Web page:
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New Learnings About Assistive Upright Walkers

  • 2 min read

After more than three years of study, I have learned that those using medical walkers want the dignity of standing straight with good posture. They want what we all want -- to walk with freedom wherever they wish; to feel comfortable and safe when walking; and even more, the ability to have an active, healthier life.

 There is the medical health part of this, and the daily active living part. I understood this only after working quite a while with my wife Jean and designing our first upright walker.  Now, having traveled to clinics to have rehabilitating patients use the LifeWalker and physical therapists help them, I get it at a level far deeper than ever -- the LifeWalker is a life-changer for many who rehab in it as well as those who use it in their daily activities.

 The medical part

Doctors and physical therapists have told me that standing up straight takes pressure from the heart and lungs; that they don't have to work as hard to get oxygen to the body and brain. People with osteoporosis of the spine often experience tiny fractures causing them to bend forward.  An upright walker pulls them up taller.

 Walking with some weight on the armrests takes pressure from the spine, hips, legs and feet.  Many patients who have used the LifeWalker report less pain and more comfort in those areas. They seem to feel safer too in an upright position when walking within the walker footprint.

 I've worked with physical therapists while they test stroke, Parkinson's and other partially paralyzed patients who could hardly walk at all until they were put in the LifeWalker.  It seemed to me to be a life changing experience for them.  Many who could not walk were walking immediately; a stunning thing for me to see, and physical therapists too.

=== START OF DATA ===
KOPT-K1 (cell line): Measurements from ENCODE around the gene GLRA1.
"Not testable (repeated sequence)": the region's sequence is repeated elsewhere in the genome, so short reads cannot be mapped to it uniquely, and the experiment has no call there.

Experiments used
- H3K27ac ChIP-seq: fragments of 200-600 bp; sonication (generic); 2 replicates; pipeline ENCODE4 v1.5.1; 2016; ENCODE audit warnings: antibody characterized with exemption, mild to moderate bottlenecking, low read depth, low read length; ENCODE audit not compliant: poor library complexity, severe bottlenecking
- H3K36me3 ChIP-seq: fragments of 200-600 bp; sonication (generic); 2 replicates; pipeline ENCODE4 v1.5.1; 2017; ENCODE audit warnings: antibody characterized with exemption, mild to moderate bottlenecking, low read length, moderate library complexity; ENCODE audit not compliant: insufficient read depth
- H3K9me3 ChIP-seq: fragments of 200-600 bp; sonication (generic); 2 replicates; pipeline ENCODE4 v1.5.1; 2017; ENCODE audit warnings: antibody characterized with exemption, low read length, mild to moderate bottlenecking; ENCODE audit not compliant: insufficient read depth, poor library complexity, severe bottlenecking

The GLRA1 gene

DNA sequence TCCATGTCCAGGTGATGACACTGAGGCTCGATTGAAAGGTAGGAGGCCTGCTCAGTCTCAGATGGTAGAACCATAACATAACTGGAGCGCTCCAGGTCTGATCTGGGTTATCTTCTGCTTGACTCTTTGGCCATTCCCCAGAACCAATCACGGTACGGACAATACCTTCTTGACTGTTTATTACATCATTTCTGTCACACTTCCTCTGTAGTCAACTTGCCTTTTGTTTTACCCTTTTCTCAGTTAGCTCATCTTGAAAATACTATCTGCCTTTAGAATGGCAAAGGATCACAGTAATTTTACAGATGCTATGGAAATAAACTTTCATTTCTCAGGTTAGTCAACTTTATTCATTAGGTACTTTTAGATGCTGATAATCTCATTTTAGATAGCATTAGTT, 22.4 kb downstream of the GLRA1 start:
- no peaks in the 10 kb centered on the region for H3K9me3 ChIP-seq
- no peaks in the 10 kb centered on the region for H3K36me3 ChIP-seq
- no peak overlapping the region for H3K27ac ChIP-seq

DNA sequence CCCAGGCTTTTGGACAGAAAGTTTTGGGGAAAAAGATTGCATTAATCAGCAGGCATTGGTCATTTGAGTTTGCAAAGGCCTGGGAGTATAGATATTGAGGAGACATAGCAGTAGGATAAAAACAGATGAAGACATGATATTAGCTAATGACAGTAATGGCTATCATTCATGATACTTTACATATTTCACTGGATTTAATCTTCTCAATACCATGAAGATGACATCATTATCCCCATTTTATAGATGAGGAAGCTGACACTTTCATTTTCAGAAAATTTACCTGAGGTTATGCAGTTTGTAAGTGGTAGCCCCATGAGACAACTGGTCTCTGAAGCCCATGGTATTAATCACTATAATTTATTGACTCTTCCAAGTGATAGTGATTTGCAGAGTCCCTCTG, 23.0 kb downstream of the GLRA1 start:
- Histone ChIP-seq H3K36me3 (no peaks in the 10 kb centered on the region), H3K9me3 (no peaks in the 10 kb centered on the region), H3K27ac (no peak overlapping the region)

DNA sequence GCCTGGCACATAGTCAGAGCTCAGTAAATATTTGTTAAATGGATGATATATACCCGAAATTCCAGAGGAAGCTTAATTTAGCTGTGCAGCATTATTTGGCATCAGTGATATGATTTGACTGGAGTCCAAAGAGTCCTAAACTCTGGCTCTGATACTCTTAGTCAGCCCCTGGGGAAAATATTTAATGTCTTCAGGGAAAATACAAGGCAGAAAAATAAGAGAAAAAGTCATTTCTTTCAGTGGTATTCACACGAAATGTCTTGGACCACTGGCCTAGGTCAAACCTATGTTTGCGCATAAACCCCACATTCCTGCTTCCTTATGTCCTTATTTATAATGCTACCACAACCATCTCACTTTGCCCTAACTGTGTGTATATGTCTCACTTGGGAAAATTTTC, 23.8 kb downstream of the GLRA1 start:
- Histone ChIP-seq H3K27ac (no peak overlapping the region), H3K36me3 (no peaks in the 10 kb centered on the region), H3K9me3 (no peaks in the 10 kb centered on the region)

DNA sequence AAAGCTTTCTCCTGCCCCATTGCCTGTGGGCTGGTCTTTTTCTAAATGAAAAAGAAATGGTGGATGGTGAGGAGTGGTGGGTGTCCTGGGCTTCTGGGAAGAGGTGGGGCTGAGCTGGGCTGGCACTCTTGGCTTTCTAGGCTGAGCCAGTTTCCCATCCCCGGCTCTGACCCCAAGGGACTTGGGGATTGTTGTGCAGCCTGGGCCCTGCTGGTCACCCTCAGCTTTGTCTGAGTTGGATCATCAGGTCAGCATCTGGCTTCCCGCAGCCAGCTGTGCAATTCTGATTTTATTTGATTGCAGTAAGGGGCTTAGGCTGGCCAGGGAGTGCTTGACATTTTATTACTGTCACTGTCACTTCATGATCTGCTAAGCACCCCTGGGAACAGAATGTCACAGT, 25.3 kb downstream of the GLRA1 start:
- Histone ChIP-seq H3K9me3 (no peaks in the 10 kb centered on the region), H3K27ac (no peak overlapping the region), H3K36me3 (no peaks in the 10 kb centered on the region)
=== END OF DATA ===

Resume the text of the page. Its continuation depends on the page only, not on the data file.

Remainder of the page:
The daily active living part

My wife Jean, who with ataxia, has great difficulty standing in place for longer than a few minutes, went with me to a cocktail party using her new LifeWalker. She had gotten so that she didn't want to socialize often. Usually she would find a chair to sit pretty quickly.  Jean was so surprised that with the upper armrests to lean upon she could stand and talk with her friends, eye to eye for a long period of time while enjoying a glass of wine!  This was a big deal for my girl and a surprise to me.

 We have seen disabled people able to get out and enjoy a long walk in the park who simply couldn't do that having become disabled with a severe neurological or other gait disorder, including patients who prior to having our upright walker were in a wheelchair for years. 


When I began to develop the LifeWalker, I had no idea these things would occur.  I was as surprised as the physical therapists who first saw it and the patients who experienced the transformation. 


So, perhaps a lucky thing that I left retirement behind.

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